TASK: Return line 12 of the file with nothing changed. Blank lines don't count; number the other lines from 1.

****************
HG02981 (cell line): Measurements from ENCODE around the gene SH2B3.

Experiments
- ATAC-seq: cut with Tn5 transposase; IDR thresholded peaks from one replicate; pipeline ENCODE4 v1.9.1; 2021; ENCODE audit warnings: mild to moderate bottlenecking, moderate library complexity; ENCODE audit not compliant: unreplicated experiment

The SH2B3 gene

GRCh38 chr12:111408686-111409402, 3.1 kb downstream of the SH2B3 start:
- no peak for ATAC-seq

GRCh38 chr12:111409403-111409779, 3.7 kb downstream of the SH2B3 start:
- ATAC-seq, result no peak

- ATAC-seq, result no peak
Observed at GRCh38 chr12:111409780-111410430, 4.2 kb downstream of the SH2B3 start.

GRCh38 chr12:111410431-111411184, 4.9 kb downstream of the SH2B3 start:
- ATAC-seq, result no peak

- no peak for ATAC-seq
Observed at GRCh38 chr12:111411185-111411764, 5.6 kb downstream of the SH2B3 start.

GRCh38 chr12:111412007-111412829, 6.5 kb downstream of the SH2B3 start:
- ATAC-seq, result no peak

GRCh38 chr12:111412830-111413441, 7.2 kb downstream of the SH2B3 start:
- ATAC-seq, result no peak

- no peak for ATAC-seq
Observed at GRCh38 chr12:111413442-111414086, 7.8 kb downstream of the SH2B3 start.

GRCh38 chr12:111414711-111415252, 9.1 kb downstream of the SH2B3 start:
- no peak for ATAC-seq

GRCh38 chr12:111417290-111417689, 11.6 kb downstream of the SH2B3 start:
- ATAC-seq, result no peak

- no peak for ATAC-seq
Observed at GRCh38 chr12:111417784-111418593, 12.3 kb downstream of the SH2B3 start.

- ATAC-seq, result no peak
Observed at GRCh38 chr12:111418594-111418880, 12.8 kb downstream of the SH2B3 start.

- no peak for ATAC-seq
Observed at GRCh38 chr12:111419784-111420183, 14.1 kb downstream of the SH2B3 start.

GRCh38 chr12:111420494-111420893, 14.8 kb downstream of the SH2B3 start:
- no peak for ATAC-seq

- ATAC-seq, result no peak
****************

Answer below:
- ATAC-seq, result no peak